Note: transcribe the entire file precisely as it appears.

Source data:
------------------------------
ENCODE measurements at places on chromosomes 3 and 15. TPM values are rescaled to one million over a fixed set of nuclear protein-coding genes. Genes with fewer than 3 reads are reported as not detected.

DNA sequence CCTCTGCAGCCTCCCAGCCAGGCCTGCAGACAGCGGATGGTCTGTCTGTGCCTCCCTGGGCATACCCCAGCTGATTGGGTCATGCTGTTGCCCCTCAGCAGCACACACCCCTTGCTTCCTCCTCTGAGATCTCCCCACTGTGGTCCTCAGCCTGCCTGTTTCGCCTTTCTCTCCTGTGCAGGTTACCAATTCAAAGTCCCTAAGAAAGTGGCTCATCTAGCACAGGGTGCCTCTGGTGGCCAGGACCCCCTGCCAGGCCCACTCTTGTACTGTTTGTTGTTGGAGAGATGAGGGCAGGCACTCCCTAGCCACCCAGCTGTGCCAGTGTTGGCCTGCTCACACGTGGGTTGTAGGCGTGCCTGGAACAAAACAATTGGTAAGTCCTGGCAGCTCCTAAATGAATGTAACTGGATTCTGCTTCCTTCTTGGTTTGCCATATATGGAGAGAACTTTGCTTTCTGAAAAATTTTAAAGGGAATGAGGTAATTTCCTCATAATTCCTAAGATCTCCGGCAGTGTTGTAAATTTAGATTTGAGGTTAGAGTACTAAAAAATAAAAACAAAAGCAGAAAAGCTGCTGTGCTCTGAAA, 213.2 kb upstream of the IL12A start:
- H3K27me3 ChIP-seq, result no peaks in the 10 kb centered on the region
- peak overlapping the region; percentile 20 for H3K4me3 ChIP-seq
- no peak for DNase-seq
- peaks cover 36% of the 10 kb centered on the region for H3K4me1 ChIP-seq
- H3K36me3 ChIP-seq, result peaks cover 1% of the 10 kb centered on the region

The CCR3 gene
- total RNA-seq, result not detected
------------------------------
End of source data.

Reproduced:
ENCODE measurements at places on chromosomes 3 and 15. TPM values are rescaled to one million over a fixed set of nuclear protein-coding genes. Genes with fewer than 3 reads are reported as not detected.

DNA sequence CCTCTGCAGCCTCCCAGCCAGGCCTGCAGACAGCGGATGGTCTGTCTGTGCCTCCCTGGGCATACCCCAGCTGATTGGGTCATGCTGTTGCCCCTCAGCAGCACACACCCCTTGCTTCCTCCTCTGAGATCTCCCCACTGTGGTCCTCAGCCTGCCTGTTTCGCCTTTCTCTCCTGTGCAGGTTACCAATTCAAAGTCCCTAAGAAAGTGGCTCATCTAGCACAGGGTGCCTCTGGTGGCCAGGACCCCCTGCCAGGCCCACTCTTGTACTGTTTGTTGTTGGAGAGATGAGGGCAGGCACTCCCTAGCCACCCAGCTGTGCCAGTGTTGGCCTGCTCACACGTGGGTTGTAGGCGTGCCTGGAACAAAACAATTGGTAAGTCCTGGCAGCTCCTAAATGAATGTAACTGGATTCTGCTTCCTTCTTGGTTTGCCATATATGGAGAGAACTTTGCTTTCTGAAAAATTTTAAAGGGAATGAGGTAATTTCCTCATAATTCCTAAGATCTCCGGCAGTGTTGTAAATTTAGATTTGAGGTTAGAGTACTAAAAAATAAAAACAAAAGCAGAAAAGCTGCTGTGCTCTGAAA, 213.2 kb upstream of the IL12A start:
- H3K27me3 ChIP-seq, result no peaks in the 10 kb centered on the region
- peak overlapping the region; percentile 20 for H3K4me3 ChIP-seq
- no peak for DNase-seq
- peaks cover 36% of the 10 kb centered on the region for H3K4me1 ChIP-seq
- H3K36me3 ChIP-seq, result peaks cover 1% of the 10 kb centered on the region

The CCR3 gene
- total RNA-seq, result not detected